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For a while, markets took the view that tapering of the US government’s $85 billion monthly debt-purchasing scheme could well start in 2013. This thinking coincided with the dip in EUR/USD, back down to 1.3300. Subsequently, with dovishly minded FOMC member Janet Yellen confirmed as the Federal Reserve chairwoman-in-waiting and dovish comments from a number of voting members, opinion has generally changed.
The European side of the equation has to a greater or lesser extent been overlooked by the markets, which instead appear preoccupied by the US economic position.
We are now just over a week away from US president Barack Obama tackling the US budget again. The stagnation in the two major US political parties in agreeing a longer-term strategy has been very disappointing, and there have been precious few soundbites from either party to give the markets confidence that anything has changed since the last time they tried to address this issue.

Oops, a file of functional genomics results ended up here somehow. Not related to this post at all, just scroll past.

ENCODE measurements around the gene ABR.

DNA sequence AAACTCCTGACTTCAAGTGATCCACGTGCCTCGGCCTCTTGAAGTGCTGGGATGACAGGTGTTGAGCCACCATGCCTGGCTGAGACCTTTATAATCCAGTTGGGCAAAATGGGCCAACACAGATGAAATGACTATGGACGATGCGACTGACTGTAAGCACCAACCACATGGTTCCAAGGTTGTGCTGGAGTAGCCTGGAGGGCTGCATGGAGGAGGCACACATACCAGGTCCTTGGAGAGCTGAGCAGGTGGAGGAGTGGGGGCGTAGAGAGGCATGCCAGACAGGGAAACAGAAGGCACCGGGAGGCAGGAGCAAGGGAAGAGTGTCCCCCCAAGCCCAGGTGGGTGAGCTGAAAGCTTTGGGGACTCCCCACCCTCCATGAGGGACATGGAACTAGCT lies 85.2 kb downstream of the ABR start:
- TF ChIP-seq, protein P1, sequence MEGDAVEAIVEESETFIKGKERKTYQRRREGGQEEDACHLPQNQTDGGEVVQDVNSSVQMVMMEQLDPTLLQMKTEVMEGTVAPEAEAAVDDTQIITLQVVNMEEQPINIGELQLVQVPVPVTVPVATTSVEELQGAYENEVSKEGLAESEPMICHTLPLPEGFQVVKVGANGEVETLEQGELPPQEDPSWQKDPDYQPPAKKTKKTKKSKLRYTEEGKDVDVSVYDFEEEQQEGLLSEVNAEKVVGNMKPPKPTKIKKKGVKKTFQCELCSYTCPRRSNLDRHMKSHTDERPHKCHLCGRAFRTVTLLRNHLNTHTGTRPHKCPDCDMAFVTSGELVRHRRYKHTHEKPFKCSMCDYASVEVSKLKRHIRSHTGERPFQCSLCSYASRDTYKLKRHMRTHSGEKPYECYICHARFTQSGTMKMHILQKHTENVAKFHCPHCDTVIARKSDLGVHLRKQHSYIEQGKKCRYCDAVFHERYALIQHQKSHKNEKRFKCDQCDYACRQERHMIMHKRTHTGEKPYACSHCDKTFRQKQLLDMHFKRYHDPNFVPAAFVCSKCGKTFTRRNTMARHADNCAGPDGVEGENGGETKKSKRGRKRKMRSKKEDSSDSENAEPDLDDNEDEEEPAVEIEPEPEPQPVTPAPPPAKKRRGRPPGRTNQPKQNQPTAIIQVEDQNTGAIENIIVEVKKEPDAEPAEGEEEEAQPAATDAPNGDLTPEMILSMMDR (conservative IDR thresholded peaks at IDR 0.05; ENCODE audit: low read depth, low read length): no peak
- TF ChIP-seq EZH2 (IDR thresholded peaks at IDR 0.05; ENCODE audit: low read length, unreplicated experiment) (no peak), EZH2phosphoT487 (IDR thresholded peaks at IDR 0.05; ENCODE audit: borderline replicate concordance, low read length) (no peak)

All of this goes some way to explaining the dollar weakness, and points towards further devaluation ahead. This is likely to remain the case until the US looks like a country capable of deciding its longer-term economic policies.